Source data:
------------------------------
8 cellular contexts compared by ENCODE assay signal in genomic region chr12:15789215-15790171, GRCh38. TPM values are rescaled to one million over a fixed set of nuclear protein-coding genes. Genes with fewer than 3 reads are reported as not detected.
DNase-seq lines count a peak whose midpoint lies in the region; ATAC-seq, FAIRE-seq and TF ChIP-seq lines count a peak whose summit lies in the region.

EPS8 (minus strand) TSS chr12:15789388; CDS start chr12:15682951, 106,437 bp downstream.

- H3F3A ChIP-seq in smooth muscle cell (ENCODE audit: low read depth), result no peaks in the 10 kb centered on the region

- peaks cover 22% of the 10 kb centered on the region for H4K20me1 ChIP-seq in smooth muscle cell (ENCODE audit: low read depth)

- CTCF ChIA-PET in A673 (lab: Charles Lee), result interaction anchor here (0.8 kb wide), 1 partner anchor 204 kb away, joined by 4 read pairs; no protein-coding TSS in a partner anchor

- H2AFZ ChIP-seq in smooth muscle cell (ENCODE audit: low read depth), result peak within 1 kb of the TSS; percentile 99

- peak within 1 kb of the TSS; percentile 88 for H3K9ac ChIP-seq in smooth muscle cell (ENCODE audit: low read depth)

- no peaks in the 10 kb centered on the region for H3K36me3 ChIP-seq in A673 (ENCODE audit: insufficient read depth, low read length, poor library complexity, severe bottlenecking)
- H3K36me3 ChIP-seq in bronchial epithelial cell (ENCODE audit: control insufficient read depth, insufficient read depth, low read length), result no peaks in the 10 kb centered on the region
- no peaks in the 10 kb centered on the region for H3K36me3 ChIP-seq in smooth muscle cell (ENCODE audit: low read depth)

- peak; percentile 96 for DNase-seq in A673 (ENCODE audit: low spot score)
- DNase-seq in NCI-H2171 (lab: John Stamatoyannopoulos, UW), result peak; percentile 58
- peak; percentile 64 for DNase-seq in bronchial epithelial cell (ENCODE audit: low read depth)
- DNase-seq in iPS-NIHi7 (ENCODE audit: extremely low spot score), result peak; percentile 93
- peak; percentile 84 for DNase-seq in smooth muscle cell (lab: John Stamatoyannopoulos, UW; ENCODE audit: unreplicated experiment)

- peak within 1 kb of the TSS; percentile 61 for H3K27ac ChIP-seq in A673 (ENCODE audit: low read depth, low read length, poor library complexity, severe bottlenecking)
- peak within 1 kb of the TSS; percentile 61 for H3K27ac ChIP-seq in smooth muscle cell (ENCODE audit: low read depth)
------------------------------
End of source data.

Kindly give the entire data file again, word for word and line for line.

8 cellular contexts compared by ENCODE assay signal in genomic region chr12:15789215-15790171, GRCh38. TPM values are rescaled to one million over a fixed set of nuclear protein-coding genes. Genes with fewer than 3 reads are reported as not detected.
DNase-seq lines count a peak whose midpoint lies in the region; ATAC-seq, FAIRE-seq and TF ChIP-seq lines count a peak whose summit lies in the region.

EPS8 (minus strand) TSS chr12:15789388; CDS start chr12:15682951, 106,437 bp downstream.

- H3F3A ChIP-seq in smooth muscle cell (ENCODE audit: low read depth), result no peaks in the 10 kb centered on the region

- peaks cover 22% of the 10 kb centered on the region for H4K20me1 ChIP-seq in smooth muscle cell (ENCODE audit: low read depth)

- CTCF ChIA-PET in A673 (lab: Charles Lee), result interaction anchor here (0.8 kb wide), 1 partner anchor 204 kb away, joined by 4 read pairs; no protein-coding TSS in a partner anchor

- H2AFZ ChIP-seq in smooth muscle cell (ENCODE audit: low read depth), result peak within 1 kb of the TSS; percentile 99

- peak within 1 kb of the TSS; percentile 88 for H3K9ac ChIP-seq in smooth muscle cell (ENCODE audit: low read depth)

- no peaks in the 10 kb centered on the region for H3K36me3 ChIP-seq in A673 (ENCODE audit: insufficient read depth, low read length, poor library complexity, severe bottlenecking)
- H3K36me3 ChIP-seq in bronchial epithelial cell (ENCODE audit: control insufficient read depth, insufficient read depth, low read length), result no peaks in the 10 kb centered on the region
- no peaks in the 10 kb centered on the region for H3K36me3 ChIP-seq in smooth muscle cell (ENCODE audit: low read depth)

- peak; percentile 96 for DNase-seq in A673 (ENCODE audit: low spot score)
- DNase-seq in NCI-H2171 (lab: John Stamatoyannopoulos, UW), result peak; percentile 58
- peak; percentile 64 for DNase-seq in bronchial epithelial cell (ENCODE audit: low read depth)
- DNase-seq in iPS-NIHi7 (ENCODE audit: extremely low spot score), result peak; percentile 93
- peak; percentile 84 for DNase-seq in smooth muscle cell (lab: John Stamatoyannopoulos, UW; ENCODE audit: unreplicated experiment)

- peak within 1 kb of the TSS; percentile 61 for H3K27ac ChIP-seq in A673 (ENCODE audit: low read depth, low read length, poor library complexity, severe bottlenecking)
- peak within 1 kb of the TSS; percentile 61 for H3K27ac ChIP-seq in smooth muscle cell (ENCODE audit: low read depth)